However, most advanced religions recognize that what is best in praying is a sincere heart and this is more likely to occur when we pray in solitude.  Many people are induced to pray in public for motives that are not religious.  Many are cynics who assume a religiosity they do not feel in order to court the religious-minded.  Still others may pray in public for fear of incurring the hostility of the believers.  These motives for praying are not good on account of not being sincere.

But even if public praying were sincere still it may have very bad effects.  In the Middle Ages, when populations in Europe were affected by plagues, people congregated in churches to request from God that the plague should go somewhere else.  This somewhat unkind request was not granted because the plague found a propitious condition to spread rapidly among the crowd.

There are governments which find public praying so good that they enforce it by law.  The enforcement of public praying by law encounters serious difficulties when the population does not believe in the same god.  If we had some evidence in favor of one god rather than another it would be theoretically conceivable to bring most people to believe in that god, but since this is not the case making people pray to one god is quite arbitrary and likely to result in social unrest.  In order to avoid this the law may enjoin to pray publicly to any god or to all of them at once.  But the objection to this, as I pointed out before, is that the different conceptions of god oppose each other and cannot all be true.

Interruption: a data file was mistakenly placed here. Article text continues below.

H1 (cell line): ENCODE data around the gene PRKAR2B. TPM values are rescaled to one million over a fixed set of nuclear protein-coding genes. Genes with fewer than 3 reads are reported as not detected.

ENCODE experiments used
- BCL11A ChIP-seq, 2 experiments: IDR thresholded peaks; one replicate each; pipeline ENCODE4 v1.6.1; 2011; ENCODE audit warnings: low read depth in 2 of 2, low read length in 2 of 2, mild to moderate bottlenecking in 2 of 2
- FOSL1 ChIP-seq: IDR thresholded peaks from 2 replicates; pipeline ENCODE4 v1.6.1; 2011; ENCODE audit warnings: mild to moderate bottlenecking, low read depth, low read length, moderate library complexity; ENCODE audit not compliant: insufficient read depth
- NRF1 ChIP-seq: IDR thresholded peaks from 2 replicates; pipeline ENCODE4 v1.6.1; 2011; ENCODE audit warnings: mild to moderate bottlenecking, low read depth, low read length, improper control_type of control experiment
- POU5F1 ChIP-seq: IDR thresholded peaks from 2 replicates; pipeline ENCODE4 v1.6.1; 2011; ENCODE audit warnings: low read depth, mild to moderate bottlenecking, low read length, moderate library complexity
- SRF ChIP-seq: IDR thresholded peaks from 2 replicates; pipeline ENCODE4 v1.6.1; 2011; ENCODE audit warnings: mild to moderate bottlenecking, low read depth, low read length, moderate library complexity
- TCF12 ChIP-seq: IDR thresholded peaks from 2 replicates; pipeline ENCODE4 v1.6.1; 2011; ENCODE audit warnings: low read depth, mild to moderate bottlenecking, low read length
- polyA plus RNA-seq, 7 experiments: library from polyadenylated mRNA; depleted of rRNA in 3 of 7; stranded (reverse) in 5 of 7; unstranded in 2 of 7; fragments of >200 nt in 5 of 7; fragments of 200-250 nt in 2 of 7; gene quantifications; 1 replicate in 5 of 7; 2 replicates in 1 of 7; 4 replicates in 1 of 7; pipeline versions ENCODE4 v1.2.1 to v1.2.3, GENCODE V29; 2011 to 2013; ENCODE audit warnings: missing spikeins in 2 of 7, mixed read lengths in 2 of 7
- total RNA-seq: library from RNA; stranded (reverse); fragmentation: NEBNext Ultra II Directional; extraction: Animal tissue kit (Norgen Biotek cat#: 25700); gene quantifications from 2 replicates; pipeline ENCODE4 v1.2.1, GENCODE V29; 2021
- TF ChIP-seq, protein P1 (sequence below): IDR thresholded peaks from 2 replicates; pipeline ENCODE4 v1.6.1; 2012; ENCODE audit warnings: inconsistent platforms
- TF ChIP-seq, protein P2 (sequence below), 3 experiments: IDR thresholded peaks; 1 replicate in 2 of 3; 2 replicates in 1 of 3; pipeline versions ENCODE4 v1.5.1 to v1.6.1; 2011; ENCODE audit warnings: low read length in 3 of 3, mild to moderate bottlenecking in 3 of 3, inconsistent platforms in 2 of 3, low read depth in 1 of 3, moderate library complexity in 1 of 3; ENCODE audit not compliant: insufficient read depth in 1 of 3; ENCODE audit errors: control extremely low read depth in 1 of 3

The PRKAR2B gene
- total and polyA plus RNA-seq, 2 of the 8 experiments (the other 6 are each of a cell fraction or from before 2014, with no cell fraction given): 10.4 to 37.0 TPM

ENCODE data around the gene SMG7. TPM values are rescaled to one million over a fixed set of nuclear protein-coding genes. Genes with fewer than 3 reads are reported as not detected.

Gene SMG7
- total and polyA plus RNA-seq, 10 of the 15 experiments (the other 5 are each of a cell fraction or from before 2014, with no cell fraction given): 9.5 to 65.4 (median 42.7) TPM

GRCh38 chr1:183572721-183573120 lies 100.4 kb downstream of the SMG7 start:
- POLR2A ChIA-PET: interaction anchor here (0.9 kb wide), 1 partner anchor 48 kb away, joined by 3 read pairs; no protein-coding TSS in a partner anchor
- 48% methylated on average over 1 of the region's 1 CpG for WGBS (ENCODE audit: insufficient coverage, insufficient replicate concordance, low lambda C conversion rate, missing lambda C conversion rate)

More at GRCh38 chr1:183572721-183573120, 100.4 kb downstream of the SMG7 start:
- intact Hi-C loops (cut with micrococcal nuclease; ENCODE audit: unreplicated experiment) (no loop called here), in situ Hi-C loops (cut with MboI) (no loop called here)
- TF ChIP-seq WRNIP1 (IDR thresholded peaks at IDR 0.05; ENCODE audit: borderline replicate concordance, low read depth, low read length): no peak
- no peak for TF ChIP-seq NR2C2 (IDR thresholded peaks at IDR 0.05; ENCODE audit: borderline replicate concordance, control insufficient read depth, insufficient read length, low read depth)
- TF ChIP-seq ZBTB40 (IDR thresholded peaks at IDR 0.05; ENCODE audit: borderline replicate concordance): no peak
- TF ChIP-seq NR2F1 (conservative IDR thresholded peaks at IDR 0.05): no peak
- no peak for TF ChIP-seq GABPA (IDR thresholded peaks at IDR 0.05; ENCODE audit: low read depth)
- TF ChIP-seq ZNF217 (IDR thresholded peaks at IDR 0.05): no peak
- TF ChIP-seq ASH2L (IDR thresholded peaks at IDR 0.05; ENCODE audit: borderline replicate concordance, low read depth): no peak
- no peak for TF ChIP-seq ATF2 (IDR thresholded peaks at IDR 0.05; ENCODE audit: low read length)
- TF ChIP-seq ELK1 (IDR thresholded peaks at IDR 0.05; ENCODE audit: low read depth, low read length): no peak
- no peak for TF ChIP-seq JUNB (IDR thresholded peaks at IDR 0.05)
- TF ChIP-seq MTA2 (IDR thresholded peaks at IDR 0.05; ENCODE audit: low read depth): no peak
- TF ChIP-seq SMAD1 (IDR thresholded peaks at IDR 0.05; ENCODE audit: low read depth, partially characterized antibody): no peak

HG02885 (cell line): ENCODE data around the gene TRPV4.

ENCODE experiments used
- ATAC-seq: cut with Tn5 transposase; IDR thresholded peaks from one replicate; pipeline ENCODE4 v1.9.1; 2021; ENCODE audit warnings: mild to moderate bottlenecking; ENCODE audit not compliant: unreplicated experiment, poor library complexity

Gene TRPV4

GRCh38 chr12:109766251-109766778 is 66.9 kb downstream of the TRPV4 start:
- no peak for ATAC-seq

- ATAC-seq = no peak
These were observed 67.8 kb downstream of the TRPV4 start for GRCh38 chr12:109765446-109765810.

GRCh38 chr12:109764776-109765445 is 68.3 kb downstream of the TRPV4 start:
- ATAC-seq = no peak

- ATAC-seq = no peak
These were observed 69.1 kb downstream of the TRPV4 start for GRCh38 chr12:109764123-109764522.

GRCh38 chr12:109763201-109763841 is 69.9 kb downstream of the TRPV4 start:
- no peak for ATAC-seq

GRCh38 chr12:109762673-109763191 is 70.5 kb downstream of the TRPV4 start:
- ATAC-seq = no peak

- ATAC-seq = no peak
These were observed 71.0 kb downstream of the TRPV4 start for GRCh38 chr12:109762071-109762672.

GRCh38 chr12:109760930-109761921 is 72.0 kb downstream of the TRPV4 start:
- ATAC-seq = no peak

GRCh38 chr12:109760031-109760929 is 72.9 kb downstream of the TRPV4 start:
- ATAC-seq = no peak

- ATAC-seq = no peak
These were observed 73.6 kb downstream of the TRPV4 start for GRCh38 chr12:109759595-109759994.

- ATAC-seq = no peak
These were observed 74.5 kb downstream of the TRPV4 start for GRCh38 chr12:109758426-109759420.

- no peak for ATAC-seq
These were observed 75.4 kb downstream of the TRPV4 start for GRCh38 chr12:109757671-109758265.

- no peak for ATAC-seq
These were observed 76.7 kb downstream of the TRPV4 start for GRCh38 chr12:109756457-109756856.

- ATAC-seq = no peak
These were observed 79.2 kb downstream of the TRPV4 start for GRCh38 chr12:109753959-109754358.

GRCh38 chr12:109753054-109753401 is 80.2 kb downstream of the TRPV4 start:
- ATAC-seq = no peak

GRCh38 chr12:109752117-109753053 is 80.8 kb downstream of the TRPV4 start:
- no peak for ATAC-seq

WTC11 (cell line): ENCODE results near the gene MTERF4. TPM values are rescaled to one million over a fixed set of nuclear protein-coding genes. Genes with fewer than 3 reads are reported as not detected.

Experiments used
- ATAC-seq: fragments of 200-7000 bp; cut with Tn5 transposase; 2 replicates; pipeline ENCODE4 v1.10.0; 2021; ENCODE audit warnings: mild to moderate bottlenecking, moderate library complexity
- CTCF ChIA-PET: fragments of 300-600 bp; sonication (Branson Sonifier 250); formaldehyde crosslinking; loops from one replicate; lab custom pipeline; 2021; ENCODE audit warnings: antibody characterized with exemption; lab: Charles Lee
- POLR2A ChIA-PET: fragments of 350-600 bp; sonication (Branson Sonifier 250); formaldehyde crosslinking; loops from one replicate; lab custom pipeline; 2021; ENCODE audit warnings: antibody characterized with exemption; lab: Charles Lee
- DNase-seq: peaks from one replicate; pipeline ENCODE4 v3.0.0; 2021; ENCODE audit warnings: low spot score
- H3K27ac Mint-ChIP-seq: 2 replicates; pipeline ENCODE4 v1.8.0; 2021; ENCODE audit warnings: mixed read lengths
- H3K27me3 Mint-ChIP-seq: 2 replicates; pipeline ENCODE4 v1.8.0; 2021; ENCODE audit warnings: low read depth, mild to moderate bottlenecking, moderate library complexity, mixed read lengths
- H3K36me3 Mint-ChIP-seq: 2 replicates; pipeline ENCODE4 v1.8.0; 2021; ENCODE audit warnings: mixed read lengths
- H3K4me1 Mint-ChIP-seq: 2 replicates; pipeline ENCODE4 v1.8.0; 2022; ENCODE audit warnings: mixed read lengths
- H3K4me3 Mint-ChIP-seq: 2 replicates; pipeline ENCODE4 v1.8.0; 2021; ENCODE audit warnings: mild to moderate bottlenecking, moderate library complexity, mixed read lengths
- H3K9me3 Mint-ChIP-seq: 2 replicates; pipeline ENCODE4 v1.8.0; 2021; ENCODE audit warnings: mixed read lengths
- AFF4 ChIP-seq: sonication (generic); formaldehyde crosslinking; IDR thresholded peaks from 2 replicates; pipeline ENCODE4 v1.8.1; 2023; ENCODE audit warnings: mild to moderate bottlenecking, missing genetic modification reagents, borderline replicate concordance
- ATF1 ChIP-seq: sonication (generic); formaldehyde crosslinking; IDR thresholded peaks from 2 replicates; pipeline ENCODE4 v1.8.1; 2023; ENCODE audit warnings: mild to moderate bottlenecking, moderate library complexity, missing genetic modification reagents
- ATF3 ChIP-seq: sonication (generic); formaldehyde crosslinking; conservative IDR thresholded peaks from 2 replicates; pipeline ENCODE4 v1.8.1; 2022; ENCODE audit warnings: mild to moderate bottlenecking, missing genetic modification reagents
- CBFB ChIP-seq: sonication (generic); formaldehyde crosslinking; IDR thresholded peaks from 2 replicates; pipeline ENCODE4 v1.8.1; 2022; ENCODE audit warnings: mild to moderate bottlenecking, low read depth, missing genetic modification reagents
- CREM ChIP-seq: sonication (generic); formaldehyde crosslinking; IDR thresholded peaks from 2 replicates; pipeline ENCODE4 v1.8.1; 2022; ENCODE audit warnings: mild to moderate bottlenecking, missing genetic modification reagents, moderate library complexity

There are people who approve of enforcing public praying in the schools on the grounds that it affords an occasion for some minutes of meditation, a thing, they say, students especially need.  I find these grounds extremely flimsy and misleading.  I love to spend part of my day in silence and I value the dispassionate meditation that may result from it.  But the time spent in listening to one or more people repeat a religious formula, far from being an inducement to meditation is a hindrance to it.  Particularly if the formula is the same every day and the repetition makes it mindless.  It would be better if the prayers were not repetitious and if they came, not from one religion, but from all existing and extinct religions.  This would have the salutary effect of acquainting people with conceptions of human life different from their own, and would result in tolerance towards those who do not share their arbitrary beliefs.